`timescale 1s / 1s
`include "led_counter_starter_kit.v"

module starter_kit_counter;
    reg clk;
    reg sw_n;
    reg reset_n;
    wire [7:0] led_out;
    wire [7:0] cur_st;
    wire [7:0] nex_st;

    initial begin
        clk = 1'b0;
    forever begin
        #1 clk = ~ clk;
        end
    end

led_counter_starter_kit Test (.led_out(led_out), 
                              .sw_n(sw_n), 
                              .reset_n(reset_n), 
                              .clk(clk),
                              .cur_st(cur_st),
                              .nex_st(nex_st)
                              );

    initial     begin

    @(posedge clk)      reset_n = 1'b0; sw_n = 1'b1;
    @(posedge clk)      reset_n = 1'b1; sw_n = 1'b0;
    @(posedge clk) ;
    @(posedge clk)      sw_n = 1'b0;
    @(posedge clk) ;
    @(posedge clk) ;
    @(negedge clk)      sw_n = 1'b1;
    @(posedge clk) ;
    @(posedge clk) ;
    @(posedge clk) ;    sw_n = 1'b0;    
    @(posedge clk) ;
    @(posedge clk) ;
    @(posedge clk) ;    sw_n = 1'b1;
    @(posedge clk) ;
    @(posedge clk) ;
    @(posedge clk) $finish;


    end

endmodule

The problem i am running is that the counter is increments after every two cycle of clock period instead after first period.

Here is the snapshot from Model Sim, enter image description here

update: 12/20/2018

enter image description here

Edited code:

always @(sw_n, current_state) begin
    case (current_state)
        S0: begin 
            if (~sw_n) begin 
            next_state <= S1;
            led_out <= S0;
            end
            else begin
                next_state <= S0;
                led_out <= S0;
            end
            end
\$\endgroup\$
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  • \$\begingroup\$ always @(sw_n, current_state) is technically correct, but a better solution would be to use auto-sensitivity always @*. That way if the reference signals every change, you don't have to remember to add/remove it from the sensitivity. Separately, it is recommended use blocking assignment (=) for combiantional logic. Non-blocking assignment (<=) should be used with assigning synchronous logic. \$\endgroup\$ – Greg Dec 20 '18 at 20:43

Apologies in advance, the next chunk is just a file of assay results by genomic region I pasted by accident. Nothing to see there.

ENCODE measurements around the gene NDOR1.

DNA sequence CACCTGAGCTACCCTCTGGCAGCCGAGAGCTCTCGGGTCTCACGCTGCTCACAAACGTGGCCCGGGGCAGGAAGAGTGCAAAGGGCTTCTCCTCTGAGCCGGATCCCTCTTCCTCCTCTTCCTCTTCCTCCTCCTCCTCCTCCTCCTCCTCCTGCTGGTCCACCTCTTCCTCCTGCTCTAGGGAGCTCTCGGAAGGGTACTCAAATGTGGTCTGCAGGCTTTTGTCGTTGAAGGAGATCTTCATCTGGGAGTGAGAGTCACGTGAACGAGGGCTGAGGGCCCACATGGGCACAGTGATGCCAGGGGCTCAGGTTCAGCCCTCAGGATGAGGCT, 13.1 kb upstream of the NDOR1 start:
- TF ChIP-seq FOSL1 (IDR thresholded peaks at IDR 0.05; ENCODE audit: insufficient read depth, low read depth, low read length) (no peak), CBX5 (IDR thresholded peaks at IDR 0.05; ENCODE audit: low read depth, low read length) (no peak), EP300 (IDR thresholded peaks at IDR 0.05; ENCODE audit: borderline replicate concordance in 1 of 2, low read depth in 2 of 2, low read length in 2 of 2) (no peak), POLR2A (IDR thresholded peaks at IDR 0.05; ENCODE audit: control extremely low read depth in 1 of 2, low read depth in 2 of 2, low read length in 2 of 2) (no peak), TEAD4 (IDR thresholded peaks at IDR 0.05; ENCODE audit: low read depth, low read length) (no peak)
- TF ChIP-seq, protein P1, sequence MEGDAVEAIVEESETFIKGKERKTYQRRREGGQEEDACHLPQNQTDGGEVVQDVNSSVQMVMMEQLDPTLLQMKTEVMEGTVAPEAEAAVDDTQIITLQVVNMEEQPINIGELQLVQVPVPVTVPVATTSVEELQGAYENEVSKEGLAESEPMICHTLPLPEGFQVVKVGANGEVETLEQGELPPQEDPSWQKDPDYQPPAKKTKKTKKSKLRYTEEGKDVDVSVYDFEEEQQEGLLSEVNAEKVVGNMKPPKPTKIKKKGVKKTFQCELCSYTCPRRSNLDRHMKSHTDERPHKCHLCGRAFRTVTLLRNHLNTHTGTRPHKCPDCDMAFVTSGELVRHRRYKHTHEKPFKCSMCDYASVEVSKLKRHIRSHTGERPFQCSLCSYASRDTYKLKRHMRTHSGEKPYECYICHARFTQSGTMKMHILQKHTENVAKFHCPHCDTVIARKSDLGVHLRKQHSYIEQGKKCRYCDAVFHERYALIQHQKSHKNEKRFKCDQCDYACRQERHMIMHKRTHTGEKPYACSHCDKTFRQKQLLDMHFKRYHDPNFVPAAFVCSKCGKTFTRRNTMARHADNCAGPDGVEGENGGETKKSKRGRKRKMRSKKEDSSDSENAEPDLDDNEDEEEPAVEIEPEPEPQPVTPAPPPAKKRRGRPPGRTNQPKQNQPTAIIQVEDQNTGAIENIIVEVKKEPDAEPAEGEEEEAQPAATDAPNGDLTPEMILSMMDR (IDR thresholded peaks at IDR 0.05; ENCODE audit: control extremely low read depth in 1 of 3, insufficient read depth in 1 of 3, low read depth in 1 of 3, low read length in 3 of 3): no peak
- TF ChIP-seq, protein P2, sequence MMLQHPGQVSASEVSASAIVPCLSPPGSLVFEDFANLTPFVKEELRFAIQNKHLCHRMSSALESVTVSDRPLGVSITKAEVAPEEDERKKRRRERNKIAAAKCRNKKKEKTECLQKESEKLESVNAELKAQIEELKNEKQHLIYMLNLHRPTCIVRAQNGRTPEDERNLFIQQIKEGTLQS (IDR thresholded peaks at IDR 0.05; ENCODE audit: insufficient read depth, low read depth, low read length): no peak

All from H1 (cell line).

• \$\begingroup\$ Hi Greg, there is this confusion always in verilog when to use non-blocking versus blocking assignment. \$\endgroup\$ – JYasir Dec 20 '18 at 23:24
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\$\begingroup\$

The problem i am running is that the counter is increments after every two cycle of clock period instead after first period.

You designed it to do that. Say you keep sw_n is kept low, and you just transitioned to state S1. Now on the next cycle, next_state will be updated to S2. And on the cycle after that current_state will update to S2.

If you want to be able to increment every cycle, you can calculate next_state in combinational logic rather than synchronous logic. This could still involve an always block if you use the usual template for coding a multiplexer.

\$\endgroup\$
3
  • \$\begingroup\$ Thanks for an excellent pointer, actually i only want the next_state to be calculated when i press the switch. I just ran a quick simulation on model sim and it worked as i need it to be. Dumping the code on stater kit and checking how it actually works on the hardware. \$\endgroup\$ – JYasir Dec 20 '18 at 3:52
  • \$\begingroup\$ Your answer is good, where can i post my edited code and modelsim snapshot? \$\endgroup\$ – JYasir Dec 20 '18 at 4:56
  • \$\begingroup\$ Feel free to crop your wave screenshot :) \$\endgroup\$ – CapnJJ Dec 20 '18 at 14:30